Though the official start of summer was a day behind us, the evening was cool. Mark was there straw hat, Hawaiian shirt, stirring the sloppy joes and the baked beans. His house as much a part of his person as his clothes and the Edina realty signs leaned up against the tree outside. He had a telephone book out; he tried to raise a neighbor whose pontoon was in trouble. No luck.
Markís is a river house. His Apple computer and workstation overlooks the river, as does the big window over his sink and stovetop, and the view continues onto his deck. The St. Croix runs about forty feet below the grade on which his house sits, flowing south toward its rendezvous with the Mississippi near La Crosse, Wisconsin.
Frank Broderick showed up next with tales of Rosebud, Cheyenne, and Pine Ridge. Heíd just drive straight through to get back after delivering gently used 5-gallon cans of paint to various projects on these Lakota reservations.
He visited the home where the sacred bundle holds the Lakota nationís pipe. Even in all his years out there he has seen only the bundle.
Stefan and Paul came in bearing a carousel slide projector. Iím not sure exactly when, but after we moved out to the deck with the chips and Markís homemade salsa (the secret is bananas if it gets too hot.) William (Markís assistant), Scott, and Tom Crane showed up. Warren came a bit later, as did Charlie Haislet.
That was all of us, except for the assistant to the Dolly Lama, Cowboy Jim Johnson, who was home on the range.
We discussed a few bits of business. Markís suggestion that we invite Gyatsho to join our number took a good bit of time with several favorably inclined and a few hesitant. We have always had reticence about new members and the cohesion and success of the Woollyís speaks to the good sense of that caution.
Still, we werenít willing to say no quite yet, so we decided to invite Gyatsho to another meeting or so to get to know him better.
Charlie wants us to read James Hillmanís book, A Terrible Love of War, for our first meeting in his new digs. Heís been in two weeks and says it feels like a good fit. He and Barb wanted a project they could do together. This was it. Almost five years from beginning to execution, moving in represents a lot of change for Charlie and Barb.
The meeting itself was provocative. We offered brief, ten minute, samples of a pilgrimage(s) we had already experienced. Paul talked about his first trip to India with the Mississippi Rotarians. Stefan showed slides from his three-month kayak adventure in the inner passage in Alaska. Frank spoke of Puccini, New York City, and music that inspires him. Mark told us of his intention to go to India in 1969; on the way he fell in love with Greece, and decided to shift his attention to the Holy City Jerusalem. He went there with a specific religious task in mind, reading the New Testament for the first time in the hills of Galilee where Jesus fed the crowd with the loaves and fishes.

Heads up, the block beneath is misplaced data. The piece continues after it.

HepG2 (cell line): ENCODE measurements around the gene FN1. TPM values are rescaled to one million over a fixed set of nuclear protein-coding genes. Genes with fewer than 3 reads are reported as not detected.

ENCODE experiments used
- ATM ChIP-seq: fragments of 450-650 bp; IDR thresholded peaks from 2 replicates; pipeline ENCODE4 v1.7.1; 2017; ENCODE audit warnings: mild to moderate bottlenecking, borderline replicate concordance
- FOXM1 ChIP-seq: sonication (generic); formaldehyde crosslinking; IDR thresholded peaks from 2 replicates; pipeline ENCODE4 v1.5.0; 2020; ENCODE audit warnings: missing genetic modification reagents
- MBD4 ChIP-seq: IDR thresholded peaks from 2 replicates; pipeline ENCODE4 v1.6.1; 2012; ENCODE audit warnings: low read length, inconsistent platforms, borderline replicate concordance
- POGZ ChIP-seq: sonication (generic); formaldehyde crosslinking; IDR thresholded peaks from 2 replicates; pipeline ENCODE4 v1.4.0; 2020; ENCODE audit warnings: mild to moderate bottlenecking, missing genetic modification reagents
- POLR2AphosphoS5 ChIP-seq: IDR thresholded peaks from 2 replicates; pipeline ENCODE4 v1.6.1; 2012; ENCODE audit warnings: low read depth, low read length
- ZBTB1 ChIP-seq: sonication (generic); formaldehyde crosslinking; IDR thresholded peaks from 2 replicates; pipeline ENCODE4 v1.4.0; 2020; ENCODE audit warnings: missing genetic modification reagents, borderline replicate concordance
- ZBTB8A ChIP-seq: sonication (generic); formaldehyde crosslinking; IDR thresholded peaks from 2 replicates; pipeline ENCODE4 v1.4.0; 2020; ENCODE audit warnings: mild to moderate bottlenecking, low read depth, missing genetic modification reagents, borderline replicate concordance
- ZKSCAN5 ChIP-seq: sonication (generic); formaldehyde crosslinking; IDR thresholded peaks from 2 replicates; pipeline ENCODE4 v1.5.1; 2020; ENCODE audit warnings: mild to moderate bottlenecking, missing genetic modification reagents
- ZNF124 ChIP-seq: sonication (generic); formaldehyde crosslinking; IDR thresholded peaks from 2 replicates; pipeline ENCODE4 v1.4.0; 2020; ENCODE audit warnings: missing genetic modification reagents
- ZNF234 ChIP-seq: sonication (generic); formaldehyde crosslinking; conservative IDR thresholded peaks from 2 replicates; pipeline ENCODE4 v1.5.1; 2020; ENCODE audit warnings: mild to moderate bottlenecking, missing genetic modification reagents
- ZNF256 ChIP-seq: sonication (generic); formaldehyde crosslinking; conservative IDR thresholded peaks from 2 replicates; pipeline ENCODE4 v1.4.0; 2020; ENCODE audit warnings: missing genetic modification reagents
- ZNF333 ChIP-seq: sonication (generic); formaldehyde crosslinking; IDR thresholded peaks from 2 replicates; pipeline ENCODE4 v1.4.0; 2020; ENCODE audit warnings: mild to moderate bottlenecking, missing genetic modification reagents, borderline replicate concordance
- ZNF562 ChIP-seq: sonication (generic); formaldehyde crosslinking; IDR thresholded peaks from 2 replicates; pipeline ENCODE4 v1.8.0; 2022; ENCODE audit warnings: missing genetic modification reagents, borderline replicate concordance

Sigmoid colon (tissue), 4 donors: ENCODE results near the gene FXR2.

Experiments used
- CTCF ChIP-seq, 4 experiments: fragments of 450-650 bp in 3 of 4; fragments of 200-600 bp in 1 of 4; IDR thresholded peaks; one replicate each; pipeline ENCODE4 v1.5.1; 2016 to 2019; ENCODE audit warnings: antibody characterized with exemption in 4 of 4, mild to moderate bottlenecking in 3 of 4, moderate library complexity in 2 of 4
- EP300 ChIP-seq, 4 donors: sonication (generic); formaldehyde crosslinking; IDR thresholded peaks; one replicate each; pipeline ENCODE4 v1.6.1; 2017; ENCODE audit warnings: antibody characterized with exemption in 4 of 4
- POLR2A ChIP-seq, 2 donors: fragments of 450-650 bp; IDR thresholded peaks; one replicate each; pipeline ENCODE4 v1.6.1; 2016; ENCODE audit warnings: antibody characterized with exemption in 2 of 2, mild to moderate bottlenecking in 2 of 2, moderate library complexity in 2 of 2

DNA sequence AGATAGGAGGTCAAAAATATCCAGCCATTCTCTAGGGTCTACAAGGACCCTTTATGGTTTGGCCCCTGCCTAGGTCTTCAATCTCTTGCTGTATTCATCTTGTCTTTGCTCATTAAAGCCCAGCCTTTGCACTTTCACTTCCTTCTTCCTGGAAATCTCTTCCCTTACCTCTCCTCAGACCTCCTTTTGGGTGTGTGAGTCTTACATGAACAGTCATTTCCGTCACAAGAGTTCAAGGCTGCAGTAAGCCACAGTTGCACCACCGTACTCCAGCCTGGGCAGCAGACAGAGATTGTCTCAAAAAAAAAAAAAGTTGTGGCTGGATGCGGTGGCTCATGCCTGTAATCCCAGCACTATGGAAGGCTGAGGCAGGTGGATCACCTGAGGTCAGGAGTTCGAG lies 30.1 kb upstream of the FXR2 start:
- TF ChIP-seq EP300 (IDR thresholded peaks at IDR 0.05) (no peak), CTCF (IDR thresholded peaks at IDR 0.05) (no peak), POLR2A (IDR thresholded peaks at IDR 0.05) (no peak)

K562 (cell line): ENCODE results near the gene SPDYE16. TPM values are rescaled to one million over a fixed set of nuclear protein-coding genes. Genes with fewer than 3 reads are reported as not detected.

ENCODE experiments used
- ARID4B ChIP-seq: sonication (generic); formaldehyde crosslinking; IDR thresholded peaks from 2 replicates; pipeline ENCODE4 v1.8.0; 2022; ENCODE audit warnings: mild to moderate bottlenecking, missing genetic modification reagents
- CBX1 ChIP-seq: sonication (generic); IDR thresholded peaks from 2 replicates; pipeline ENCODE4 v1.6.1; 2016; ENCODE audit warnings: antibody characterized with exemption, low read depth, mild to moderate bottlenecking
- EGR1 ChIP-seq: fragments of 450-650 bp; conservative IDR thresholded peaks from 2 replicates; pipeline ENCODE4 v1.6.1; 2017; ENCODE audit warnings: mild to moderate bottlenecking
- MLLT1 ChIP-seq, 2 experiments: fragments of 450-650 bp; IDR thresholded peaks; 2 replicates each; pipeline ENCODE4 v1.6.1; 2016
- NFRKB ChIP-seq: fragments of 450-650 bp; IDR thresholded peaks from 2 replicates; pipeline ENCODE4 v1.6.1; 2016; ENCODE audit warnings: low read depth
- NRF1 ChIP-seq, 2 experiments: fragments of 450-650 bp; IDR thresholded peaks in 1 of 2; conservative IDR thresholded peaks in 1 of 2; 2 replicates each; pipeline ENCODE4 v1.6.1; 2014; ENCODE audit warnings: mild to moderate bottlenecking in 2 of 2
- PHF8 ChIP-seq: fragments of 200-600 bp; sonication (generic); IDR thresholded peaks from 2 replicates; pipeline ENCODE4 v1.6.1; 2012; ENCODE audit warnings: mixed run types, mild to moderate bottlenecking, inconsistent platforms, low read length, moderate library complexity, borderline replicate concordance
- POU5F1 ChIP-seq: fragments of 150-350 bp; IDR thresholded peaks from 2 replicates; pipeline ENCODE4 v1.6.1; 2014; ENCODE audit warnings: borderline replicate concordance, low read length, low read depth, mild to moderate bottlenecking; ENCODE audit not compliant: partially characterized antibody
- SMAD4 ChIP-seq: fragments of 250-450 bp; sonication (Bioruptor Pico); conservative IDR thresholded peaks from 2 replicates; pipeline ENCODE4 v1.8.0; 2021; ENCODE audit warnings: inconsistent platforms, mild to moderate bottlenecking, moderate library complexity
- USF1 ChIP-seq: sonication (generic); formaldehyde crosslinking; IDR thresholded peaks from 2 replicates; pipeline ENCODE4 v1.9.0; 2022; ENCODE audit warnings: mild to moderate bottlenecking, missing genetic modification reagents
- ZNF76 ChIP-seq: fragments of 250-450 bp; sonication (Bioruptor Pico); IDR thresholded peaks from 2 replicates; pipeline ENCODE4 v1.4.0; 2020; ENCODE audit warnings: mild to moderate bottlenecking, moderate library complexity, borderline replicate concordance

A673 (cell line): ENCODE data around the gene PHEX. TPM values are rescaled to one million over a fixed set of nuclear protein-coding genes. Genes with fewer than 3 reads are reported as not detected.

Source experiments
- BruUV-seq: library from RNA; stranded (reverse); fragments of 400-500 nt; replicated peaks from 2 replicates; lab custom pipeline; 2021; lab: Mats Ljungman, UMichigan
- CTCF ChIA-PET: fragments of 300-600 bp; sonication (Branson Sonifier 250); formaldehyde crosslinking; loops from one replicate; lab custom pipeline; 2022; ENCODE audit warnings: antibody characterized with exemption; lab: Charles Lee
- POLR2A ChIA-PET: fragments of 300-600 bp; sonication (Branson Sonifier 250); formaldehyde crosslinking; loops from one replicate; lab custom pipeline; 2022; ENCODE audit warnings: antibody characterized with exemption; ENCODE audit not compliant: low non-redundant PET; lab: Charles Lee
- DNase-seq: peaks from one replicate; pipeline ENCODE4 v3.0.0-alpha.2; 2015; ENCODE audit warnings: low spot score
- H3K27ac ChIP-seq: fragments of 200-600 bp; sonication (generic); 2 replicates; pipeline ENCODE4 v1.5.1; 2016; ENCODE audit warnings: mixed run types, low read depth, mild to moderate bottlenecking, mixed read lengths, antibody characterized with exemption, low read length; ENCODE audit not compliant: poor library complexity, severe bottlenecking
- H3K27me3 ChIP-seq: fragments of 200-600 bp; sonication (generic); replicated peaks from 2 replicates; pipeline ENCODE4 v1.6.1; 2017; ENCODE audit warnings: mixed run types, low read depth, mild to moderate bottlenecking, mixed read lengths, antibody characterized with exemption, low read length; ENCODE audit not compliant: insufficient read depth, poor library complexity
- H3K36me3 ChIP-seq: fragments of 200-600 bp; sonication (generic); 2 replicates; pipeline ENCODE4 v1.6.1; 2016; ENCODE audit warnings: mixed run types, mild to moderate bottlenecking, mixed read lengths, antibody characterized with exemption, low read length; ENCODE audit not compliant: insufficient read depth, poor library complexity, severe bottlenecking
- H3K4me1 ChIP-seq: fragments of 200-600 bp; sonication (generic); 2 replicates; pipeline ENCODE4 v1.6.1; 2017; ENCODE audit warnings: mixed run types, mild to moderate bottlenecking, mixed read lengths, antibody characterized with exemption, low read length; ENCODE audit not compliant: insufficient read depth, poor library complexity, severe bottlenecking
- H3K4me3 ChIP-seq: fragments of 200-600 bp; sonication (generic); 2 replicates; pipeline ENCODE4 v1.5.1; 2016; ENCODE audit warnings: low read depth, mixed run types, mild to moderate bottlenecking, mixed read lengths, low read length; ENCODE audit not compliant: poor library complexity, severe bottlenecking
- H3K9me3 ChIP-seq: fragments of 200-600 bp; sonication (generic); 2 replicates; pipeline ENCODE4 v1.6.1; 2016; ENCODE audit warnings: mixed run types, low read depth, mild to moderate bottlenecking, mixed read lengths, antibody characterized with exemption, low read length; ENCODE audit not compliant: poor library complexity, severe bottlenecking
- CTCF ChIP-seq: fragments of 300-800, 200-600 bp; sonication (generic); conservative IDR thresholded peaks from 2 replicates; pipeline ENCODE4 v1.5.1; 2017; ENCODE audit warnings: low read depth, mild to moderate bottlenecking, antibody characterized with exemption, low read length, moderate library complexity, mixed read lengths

William and Charlie both talked about their time in Japan (concurrent for at least some months in the late 60ís, early 70ís). Charlie talked about a trip he and Barbara took in which they visited Zen monasteries and stayed in them as official travelers. He said the monks were always surprised to see Caucasians at the door. William started a nuclear plant, on time, for General Electric and saw the country, too. This was a honeymoon for Bill and Regina.
Warren toured Mexico in a Volkswagen Bus after his first divorce. After seeing ancient Mexico, he participated in some contemporary politics by marching in the streets with some young men. I also talked about my honeymoon, the grand tour with Kate, from Rome to Inverness by train, stopping at many museums along the way. Scott had a journey on fatherís day, Max, his grandson, took him upstairs and down dancing the dragon, pounding the drum. He also recounted the scary ride up, up, up, then down, down, down. This showed, he said, that pilgrimages could be interior, too.
Finally, Tom demurred to an extent, saying he had never had a conscious pilgrimage, but he did aver that his long journey in relationship did feel pilgrimage-like. At any rate it is about to carry him off to Merry Olde Albion, to Bath, Avalon, and the British Museum.
The meeting ended with an unusually stirring rendition of a late 19th century Ghost Dance tune in which Woolly Mammothís circle the earth, spreading their long wing feathers as they fly.
I drove back home across the northern reaches of the metropolitan area and, though I saw neither bear nor wolf nor coyote nor deer, Iím told they are all living among the marshes, swamps and forests, which cover the landscape up here. We are, of course, only minutes from the beginning of the tundra, so itís not unusual to have these boreal creatures here. No moose or lynx sightings as far as I know, but maybe this winter?
In spite of the obvious dangers of a drive across this terrain I did arrive home to my small cabin chinked with moss.
I noticed, as I thought about our pilgrimages already traveled, how many of them happened early in our lives. Now, we only told of one, and we may have many others under belt, and recent ones, too, but for some reason, most of the ones we chose to emphasize Monday night came while we were young, men.
It was, as always, good to gather and be seen and heard at as deep a level as we can achieve, considerable, after 18 years. Thanks, again, for showing up.
Back to Rome. Our hotel, the Internazionale, served Italian espresso and croissants, room service, each morning. I have never had better coffee, anywhere. And I wish I knew why. Iíd like to have it again without having to travel to Italy for it, although...
Click the picture to follow the link. We were a half-block from the top of the Spanish Steps, and down them, and across Piazza de Spagna, formerly Spanish territory as the land around Spainís embassy to the Holy See, is the Via Condotti, one of the fanciest shopping streets in the world. At least Birnbaum thought so; I canít say Iíve seen even Rodeo Drive. Also, right at the bottom of the Spanish Steps Keats and Shelley lived in the pink palazzo.